High demand for New Zealand funded international agri-science scholarships

The latest winners of a New Zealand and CCAFS-funded international PhD scholarship have been announced following a three-fold increase in applications.

Agriculture Minister Damien O’Connor and Climate Change Minister James Shaw say the increased demand clearly demonstrates the value countries place in the programme, which provides scientific solutions to reduce greenhouse gases in food production.

A total of 212 applicants from more than 50 countries applied, compared to 65 applicants from 23 countries in the previous round earlier this year.

Students will research rumen microbiology, rice production, soil science, and rangeland management, among other topics. 

“The strong interest in the scholarships reflects the global desire to ensure food production systems are economically and environmentally sustainable in the face of an ever hungrier world,” Damien O’Connor said.

“The range of scientific disciplines and diversity of production systems covered by the scholarships highlights the complexity of the challenge of tackling greenhouse gases from food production.

“As an agricultural economy, New Zealand understands the importance of getting this right and the vital role that science will play. Many around the world are now looking at what agricultural expertise can deliver in terms of low-emissions food production to feed the world’s growing population,” Damien O’Connor said.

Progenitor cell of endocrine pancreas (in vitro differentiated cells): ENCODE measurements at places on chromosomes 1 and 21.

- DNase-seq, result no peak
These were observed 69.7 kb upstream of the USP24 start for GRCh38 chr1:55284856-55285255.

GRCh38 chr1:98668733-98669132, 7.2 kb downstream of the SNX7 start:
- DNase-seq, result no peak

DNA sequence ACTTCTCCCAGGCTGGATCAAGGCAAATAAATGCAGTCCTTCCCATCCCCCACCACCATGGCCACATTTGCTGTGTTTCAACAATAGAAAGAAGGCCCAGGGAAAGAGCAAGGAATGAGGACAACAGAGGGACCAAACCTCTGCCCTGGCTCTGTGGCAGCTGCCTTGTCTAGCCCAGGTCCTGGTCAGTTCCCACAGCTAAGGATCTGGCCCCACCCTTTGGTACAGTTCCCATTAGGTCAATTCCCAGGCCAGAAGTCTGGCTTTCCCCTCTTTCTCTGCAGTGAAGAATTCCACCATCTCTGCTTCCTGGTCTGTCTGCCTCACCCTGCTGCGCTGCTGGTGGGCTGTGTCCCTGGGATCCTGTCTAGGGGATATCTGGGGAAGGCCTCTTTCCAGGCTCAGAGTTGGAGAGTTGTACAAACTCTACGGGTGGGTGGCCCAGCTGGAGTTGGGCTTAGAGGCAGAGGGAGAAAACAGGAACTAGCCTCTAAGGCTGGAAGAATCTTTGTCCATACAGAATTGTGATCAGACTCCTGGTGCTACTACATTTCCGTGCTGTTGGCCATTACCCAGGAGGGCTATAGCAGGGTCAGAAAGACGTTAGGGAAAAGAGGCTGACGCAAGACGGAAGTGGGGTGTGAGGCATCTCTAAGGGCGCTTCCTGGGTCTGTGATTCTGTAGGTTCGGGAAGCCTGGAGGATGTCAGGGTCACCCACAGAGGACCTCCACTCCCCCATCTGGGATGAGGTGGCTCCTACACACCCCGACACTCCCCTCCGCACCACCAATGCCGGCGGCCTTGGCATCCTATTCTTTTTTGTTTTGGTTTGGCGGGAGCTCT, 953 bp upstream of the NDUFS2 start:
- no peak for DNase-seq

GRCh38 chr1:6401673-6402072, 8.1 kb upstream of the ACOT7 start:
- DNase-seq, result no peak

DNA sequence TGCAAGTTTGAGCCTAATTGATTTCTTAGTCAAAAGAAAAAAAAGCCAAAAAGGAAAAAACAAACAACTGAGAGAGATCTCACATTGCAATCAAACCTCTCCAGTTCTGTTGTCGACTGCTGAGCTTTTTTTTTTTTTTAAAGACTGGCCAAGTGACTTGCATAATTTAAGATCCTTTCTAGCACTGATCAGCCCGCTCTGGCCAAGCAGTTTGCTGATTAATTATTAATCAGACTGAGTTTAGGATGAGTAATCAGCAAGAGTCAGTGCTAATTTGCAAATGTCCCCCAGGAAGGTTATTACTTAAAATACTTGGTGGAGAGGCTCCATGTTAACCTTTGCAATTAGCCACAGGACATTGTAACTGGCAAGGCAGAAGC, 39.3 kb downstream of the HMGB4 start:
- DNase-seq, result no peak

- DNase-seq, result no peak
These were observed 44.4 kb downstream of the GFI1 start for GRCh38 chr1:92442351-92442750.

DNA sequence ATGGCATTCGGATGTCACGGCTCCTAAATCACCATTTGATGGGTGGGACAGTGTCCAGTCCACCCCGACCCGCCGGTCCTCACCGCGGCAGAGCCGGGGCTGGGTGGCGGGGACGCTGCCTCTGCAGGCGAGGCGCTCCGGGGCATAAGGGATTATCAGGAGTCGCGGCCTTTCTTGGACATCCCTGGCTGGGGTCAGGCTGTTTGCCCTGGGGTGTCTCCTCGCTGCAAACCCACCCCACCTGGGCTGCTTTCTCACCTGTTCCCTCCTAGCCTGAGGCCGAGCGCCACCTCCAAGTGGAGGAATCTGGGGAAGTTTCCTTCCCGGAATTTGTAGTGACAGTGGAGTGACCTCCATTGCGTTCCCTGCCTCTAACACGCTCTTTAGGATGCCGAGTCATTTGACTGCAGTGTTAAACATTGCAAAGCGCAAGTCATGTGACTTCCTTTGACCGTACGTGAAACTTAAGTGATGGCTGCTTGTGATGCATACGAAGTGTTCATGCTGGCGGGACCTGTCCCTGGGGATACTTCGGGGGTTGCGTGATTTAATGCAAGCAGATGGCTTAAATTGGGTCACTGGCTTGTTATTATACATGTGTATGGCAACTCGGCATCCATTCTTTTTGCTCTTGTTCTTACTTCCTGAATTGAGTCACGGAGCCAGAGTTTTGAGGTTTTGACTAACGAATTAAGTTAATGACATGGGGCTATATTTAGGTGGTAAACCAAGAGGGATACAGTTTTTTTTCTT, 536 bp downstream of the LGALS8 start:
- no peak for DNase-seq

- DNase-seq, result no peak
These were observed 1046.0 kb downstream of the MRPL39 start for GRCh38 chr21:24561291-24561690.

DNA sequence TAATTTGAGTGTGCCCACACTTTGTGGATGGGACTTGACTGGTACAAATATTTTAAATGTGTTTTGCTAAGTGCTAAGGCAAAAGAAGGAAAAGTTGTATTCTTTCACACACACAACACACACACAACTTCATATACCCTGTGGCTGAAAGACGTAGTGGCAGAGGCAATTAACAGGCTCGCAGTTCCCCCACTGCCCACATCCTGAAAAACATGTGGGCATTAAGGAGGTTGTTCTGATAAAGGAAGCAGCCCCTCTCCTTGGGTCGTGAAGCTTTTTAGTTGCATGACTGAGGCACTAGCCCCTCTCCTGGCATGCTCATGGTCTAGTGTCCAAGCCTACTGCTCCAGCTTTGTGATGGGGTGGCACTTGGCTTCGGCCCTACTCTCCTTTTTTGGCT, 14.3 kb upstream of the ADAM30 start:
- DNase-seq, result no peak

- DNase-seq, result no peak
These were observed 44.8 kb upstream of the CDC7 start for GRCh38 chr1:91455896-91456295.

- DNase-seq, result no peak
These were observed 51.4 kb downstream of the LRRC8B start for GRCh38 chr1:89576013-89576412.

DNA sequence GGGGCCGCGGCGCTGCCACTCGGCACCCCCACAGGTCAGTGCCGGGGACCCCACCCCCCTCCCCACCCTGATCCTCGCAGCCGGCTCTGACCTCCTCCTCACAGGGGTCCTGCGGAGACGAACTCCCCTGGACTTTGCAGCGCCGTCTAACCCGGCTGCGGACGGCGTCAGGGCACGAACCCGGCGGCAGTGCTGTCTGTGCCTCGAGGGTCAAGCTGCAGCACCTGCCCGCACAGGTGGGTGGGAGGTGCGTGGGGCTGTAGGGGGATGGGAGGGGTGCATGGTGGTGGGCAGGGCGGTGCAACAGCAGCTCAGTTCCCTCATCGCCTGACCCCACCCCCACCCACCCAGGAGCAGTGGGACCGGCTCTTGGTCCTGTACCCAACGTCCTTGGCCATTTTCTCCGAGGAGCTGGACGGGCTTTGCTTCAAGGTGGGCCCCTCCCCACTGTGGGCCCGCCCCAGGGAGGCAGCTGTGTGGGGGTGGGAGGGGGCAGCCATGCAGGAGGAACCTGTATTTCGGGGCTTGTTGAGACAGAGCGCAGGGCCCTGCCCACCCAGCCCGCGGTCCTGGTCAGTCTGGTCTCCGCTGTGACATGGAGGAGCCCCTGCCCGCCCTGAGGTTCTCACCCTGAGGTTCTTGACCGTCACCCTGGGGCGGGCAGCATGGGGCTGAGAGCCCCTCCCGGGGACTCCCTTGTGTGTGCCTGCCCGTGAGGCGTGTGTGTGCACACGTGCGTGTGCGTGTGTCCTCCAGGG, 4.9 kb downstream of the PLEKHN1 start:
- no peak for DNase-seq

Twenty-seven scholarships will be awarded to students from 17 countries who will be hosted by institutions in 15 countries, with winners announced at the UN climate talks in Poland, where Minister Shaw is attending the final week of talks at COP24 with New Zealand’s delegation. 

“We’re really pleased that New Zealand is able to support this vitally important programme,” says James Shaw.

“We also want to acknowledge the support of many of our fellow GRA members and partners, particularly CCAFS, for providing exciting opportunities for these students,” James Shaw said.

New Zealand provides core funding to support the scholarship programme, which allows early career scientists to undertake 4-6 month research exchanges at institutions of GRA members and partners, including CGIAR Centres. 

Notes to editor:

The PhD scholarship programme, CLIFF-GRADS, is a joint initiative of the Global Research Alliance on Agricultural Greenhouse Gases (GRA) – in which New Zealand has a leading role – and the Consultative Group on International Agricultural Research Programme (CGIAR) for Climate Change, Agriculture and Food Security (CCAFS).

Further details are at www.ccafs.cgiar.org/CLIFF-GRADS and www.globalresearchalliance.org